Bench back by popular demand at Welwyn Garden City shopping parade

PUBLISHED: 09:50 10 December 2018

One of the old benches after it had been removed by the council at Woodhall shops. Picture: supplied

One of the old benches after it had been removed by the council at Woodhall shops. Picture: supplied

supplied

After a lengthy exercise in democracy, Welwyn Garden City's 'cubegate' saga has wound its way to a close.

The new bench at Woodhall shops in Welwyn Garden City. Picture: suppliedThe new bench at Woodhall shops in Welwyn Garden City. Picture: supplied

The seating needs of tired shoppers at Woodhall shopping parade have been met with a fine new bench.

The council’s £650 bench-provision initiative addresses a lack-of-benches issue in the area, which came about as a result of the council taking the benches away.

In June this year, the council took away four benches and replaced them with six wooden cubes in response to concerns about antisocial behaviour from people congregating around them.

READ MORE: Welwyn Garden City workers speak out about abusive youths

Lib dem councillors Nigel Quinton (L) and Malcolm Cowan sharing a cube. Picture: supplied by Tamsin Jackson-MynottLib dem councillors Nigel Quinton (L) and Malcolm Cowan sharing a cube. Picture: supplied by Tamsin Jackson-Mynott

The move came as part of a wider project to address antisocial behaviour on the advice of police and after feedback from the public on a Community Information Day in March.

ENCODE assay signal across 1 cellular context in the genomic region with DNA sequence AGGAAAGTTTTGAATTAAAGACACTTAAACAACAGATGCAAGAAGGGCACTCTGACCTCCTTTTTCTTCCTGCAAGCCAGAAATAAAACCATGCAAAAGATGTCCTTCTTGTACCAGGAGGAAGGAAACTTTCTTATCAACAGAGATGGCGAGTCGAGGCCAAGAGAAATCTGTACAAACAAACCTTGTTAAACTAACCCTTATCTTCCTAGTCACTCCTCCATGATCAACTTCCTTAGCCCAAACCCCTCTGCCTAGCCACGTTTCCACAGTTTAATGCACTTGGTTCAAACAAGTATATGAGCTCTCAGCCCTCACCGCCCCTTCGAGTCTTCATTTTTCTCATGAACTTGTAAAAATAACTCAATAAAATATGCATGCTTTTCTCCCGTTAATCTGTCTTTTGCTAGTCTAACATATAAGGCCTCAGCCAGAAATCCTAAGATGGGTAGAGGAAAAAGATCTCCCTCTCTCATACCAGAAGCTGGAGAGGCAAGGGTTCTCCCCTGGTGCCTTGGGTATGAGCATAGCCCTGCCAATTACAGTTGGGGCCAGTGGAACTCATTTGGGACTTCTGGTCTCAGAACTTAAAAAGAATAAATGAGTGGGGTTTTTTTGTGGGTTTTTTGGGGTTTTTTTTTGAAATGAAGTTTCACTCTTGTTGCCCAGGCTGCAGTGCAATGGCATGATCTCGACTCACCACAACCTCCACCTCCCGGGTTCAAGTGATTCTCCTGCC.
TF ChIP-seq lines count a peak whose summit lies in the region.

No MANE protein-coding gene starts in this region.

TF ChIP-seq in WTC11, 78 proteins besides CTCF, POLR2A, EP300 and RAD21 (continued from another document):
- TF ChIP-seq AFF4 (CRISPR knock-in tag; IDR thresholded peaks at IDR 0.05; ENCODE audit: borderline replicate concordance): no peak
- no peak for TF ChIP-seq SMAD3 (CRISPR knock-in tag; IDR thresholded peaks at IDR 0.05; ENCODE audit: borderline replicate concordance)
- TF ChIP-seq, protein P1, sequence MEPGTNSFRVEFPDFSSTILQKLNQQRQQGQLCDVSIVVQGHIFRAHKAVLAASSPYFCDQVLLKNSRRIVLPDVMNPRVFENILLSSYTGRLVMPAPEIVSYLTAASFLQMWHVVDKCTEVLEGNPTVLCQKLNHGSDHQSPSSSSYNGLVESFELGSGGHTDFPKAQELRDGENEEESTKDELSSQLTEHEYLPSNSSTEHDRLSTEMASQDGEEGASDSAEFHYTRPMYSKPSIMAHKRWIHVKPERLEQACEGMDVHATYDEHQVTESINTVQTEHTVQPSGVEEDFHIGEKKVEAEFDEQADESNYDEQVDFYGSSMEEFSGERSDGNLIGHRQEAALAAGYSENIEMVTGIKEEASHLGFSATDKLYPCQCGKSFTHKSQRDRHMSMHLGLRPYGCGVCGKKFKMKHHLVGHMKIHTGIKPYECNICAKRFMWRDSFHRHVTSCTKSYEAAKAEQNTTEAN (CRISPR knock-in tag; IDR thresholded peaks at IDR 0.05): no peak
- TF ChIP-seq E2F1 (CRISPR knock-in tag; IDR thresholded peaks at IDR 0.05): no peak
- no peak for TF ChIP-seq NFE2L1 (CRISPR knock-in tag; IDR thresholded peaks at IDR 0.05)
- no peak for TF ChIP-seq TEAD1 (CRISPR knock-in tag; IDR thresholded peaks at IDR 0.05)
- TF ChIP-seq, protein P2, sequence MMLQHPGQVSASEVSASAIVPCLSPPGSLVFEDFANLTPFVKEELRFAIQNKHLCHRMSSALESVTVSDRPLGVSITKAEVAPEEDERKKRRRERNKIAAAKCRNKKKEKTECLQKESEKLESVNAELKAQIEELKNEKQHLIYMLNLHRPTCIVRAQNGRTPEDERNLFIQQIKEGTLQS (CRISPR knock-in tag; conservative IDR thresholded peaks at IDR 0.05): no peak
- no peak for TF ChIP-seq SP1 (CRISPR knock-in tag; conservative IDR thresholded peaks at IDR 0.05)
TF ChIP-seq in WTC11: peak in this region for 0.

These efforts between the police and various council initiatives saw 999 calls from the area drop dramatically within the space of a year.

However, the £3,140 set of Iroko hardwood cubes soon aroused scathing commentary from Herts Action on Disability, which dismissed them as an attempt to be “trendy” and pointed out that the lack of backrests and armrests made them much harder for elderly people and people with disabilities to use.

In a council meeting on July 9, Labour councillor Jill Weston put forward a motion to re-install benches and, in place of the yob-defying cubes, to review youth activities in areas where antisocial behaviour is a problem.

One of the yob-defying cubes that aroused comment from disability campaigners. Picture: suppliedOne of the yob-defying cubes that aroused comment from disability campaigners. Picture: supplied

She asked the council to back the statement that: “A better solution to the antisocial behaviour of some young people would be to engage in dialogue with them and set up activities they can take part in.”

Councillors voted her down by 24 to 20 votes.

In late August, the council took the question to the streets.

It put up an online poll about matters around the tricky bench-versus-cube question, and sent officers out to Woodhall to ask shopkeepers and consumers for their view.

By December, the solution had been found: a bench.

There is only one bench so far, and this one has additional armrests.

The four removed benches still appear fit for purpose and the council is currently considering giving them a new home at the Lawn Cemetery in Hatfield.

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